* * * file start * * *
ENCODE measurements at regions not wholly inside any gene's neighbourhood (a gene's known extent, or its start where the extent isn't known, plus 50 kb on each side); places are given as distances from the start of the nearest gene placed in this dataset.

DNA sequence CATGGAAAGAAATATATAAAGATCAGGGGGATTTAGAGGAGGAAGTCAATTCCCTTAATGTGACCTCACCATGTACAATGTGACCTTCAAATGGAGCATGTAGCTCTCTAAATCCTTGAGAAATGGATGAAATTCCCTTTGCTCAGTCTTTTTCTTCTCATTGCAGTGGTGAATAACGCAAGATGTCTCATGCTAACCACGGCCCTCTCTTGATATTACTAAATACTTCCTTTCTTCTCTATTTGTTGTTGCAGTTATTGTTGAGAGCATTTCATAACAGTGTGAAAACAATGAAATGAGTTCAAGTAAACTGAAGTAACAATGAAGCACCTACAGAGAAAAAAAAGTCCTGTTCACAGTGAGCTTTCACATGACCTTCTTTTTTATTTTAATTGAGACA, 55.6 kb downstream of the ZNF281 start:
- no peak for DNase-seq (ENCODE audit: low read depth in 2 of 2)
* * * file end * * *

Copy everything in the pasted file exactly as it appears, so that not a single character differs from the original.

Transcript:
ENCODE measurements at regions not wholly inside any gene's neighbourhood (a gene's known extent, or its start where the extent isn't known, plus 50 kb on each side); places are given as distances from the start of the nearest gene placed in this dataset.

DNA sequence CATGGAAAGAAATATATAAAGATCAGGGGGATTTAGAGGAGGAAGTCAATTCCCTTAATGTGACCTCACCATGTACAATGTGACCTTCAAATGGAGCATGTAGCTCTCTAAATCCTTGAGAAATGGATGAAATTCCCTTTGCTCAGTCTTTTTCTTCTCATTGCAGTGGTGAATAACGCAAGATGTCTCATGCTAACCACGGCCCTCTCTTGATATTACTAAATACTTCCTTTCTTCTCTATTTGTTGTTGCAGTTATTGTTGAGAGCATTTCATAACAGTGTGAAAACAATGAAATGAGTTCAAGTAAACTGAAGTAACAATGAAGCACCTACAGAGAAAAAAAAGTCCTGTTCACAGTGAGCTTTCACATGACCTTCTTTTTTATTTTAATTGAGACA, 55.6 kb downstream of the ZNF281 start:
- no peak for DNase-seq (ENCODE audit: low read depth in 2 of 2)